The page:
Among the bits of holiday cheer you may have missed in recent weeks was a campaign the major airlines to encourage its frequent flyers to donate some of their miles to one of dozens of charitable organizations across the country. United, for instance, established a special web site to channel miles to one of 38 such groups—from established organizations such as the Red Cross and American Cancer Society to lesser-known groups such as the Culinary Academy of Las Vegas, a job training organization for that citys hospitality industry. One can, of course, view this as not that much more than whats known as cause-related marketing, burnishing ones brand by associating it with worthy goals. And one should not overstate the impact. United reports that it facilitated the donation of some 20 million miles—which, at two cents per mile (and that might be a bit high) pencils out to just $200,000 in flights.
But any such cynicism makes a more important lesson to be learned here about a topic which is all the rage in non-profit fundraising circles: "scale". The case for scale—i.e., finding promising social service organizations which, with reliable additional financing can grow and even establish themselves in additional cities—is understandable. When so many social programs show so little success, it makes sense to try to extend the reach of programs that show good results. Spreading the word about works, through such new efforts as the Social Impact 100 listing, compiled by the New York-based Social Impact Exchange, makes good sense.
But advocates of scale go further—and have pushed for the federal government to play a role in helping organizations to scale. Some of the most prominent and successful funds and foundations known for identifying promising "social entrepreneurs"—including the Gates Foundation, The Ford Foundation, and New Profit Inc. have acted on that view. They are among a prestigious list of funders providing matching dollars for the federal Social Innovation Fund, a signature initiative of the Obama Administration which sets as its explicit goal "scaling what works". The Fund is channeling that combination of public and private money to nearly 200 organizations around the country.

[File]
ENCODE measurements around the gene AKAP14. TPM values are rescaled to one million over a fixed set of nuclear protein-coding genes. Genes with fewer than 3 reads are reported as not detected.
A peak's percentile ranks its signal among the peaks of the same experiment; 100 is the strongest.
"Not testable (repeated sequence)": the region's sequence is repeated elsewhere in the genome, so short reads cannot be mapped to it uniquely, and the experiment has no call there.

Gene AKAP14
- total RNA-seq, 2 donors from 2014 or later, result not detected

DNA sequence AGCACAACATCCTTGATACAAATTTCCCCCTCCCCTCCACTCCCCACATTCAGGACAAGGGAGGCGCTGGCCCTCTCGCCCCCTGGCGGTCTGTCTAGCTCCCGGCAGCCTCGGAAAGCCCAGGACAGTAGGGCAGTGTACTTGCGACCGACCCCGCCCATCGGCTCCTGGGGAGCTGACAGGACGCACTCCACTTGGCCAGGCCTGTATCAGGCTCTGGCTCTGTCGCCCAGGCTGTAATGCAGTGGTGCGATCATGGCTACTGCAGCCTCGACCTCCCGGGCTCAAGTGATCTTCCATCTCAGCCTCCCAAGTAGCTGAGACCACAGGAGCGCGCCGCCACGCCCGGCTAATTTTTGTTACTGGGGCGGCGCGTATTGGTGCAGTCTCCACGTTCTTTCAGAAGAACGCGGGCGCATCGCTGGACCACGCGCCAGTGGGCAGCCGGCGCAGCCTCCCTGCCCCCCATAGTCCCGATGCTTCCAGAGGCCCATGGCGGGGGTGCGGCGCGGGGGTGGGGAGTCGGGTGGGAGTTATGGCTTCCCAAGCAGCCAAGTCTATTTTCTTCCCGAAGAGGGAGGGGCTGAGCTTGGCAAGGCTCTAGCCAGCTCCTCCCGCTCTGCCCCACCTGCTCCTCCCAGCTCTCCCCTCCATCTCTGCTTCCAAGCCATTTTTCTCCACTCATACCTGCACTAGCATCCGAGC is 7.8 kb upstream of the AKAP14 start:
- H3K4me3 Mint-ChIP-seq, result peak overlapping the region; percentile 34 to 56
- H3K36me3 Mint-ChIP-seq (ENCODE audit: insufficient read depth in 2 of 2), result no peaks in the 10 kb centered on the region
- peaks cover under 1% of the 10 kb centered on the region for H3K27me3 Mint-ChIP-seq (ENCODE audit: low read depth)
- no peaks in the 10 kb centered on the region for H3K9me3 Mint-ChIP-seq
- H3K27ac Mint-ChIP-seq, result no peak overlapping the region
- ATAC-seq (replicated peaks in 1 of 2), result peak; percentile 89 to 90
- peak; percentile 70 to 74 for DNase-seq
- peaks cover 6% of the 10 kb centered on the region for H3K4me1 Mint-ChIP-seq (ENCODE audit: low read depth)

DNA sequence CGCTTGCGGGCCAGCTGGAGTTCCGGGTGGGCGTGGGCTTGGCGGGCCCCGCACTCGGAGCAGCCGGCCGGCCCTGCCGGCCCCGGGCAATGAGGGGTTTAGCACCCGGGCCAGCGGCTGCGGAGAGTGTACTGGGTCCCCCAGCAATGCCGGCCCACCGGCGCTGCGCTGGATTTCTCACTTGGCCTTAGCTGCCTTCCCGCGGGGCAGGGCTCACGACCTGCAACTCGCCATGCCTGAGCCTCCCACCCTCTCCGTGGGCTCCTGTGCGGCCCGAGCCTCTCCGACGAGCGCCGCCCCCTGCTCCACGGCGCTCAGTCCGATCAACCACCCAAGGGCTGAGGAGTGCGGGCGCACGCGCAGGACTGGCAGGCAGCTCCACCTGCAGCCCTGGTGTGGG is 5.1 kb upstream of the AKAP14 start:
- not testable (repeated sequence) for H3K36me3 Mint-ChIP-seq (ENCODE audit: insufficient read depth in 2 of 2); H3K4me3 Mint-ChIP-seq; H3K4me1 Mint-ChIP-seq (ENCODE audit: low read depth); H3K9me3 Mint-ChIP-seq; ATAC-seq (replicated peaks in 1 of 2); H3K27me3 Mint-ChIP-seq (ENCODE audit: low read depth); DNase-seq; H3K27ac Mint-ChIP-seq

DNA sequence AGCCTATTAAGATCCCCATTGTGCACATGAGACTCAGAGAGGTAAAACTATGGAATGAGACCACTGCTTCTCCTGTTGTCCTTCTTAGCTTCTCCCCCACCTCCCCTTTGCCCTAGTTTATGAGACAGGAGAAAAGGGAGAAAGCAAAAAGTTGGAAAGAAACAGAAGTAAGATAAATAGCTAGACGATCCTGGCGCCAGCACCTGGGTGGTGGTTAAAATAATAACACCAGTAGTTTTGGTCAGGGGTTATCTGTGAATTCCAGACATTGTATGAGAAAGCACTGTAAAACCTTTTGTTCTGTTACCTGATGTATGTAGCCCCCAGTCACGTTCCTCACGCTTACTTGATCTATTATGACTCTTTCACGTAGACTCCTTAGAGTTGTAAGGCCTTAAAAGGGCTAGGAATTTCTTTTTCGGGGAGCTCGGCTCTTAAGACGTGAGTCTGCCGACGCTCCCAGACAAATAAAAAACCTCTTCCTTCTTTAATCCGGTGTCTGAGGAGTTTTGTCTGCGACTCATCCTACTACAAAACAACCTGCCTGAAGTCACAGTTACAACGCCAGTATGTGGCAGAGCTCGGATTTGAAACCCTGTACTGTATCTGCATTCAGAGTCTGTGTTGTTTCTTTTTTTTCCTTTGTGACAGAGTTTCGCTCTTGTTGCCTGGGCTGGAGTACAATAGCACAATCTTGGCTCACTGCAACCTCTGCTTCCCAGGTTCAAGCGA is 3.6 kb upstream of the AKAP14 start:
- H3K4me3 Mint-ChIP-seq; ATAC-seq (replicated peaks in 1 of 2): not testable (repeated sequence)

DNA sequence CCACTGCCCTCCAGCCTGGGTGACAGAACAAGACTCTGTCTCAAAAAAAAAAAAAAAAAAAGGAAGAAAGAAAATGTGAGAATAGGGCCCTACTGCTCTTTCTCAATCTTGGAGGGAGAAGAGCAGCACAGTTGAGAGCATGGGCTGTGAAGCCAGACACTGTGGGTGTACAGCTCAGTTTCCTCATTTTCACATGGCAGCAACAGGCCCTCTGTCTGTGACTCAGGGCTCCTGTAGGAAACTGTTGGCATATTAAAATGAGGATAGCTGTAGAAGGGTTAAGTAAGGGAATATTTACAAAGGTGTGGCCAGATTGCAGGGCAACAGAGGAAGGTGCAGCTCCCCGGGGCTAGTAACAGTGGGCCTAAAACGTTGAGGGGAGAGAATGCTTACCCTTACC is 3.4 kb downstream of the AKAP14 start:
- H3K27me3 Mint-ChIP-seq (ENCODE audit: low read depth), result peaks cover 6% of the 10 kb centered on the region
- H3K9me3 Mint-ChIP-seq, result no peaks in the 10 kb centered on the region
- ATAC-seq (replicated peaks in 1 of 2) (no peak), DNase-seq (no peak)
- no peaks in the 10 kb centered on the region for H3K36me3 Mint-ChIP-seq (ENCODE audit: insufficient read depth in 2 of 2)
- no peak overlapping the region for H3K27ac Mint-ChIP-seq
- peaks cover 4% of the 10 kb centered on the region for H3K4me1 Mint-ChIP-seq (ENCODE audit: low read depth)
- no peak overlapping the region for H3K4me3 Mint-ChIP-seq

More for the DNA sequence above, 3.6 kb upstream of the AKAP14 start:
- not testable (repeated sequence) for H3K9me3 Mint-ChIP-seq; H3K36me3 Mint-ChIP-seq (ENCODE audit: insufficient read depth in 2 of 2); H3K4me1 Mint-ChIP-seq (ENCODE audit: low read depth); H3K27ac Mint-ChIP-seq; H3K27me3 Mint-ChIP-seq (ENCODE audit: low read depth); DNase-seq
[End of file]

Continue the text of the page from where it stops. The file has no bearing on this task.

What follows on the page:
It would be foolish, indeed, to assert that no good will come of its efforts, which are concentrated in three major areas: "economic opportunity", "healthy futures", and "youth development". But it would be foolish, as well, to be blind to the risks of enmeshing government with philanthropy. Such risks including politicization–in terms of which organizations and which types of organizations receive grants, and which policy areas are emphasized. Ive previously described this as the risk of the Solyndra-ization of philanthropy. It shouldnt be overstated—but its impact cant be overlooked.
But then theres the United Airlines charity miles program—and what it implied. Whether from pure benevolence or corporate self-interest, United has gone through the trouble of not only finding a way to support worthy organizations—but drawing attention to them and staking its own reputation on them.
Delta, American and other airlines have done so, as well, but Uniteds list is particularly lengthy and filled with less-than-obvious choices. Just being chosen will help the Iowa Homeless Youth Centers, the New Ballet Ensemble and School in Memphis, and Community Kitchens of Birmingham.
Put another way, there are forces in American society—in our businesses and communities—which will work to identify the most effective charitable organizations and find ways to support them. The sharp growth in recent years of donor-advised funds, through financial services organizations such as Fidelity and Vanguard, have made it easier, moreover, for those of relatively modest means to set aside tax-advantaged money for such purposes.
Since Lyndon Johnson and the Great Society, weve become accustomed to the idea that government should be a key source of funds to ameliorate social problems. But the mixed results of a wide range of social programs should give us pause about doing even more of the same to "scale" whats already working—and attracting attention and support.
Original Source: http://www.forbes.com/sites/howardhusock/2013/01/10/charity-miles-programs-and-their-lesson-for-government/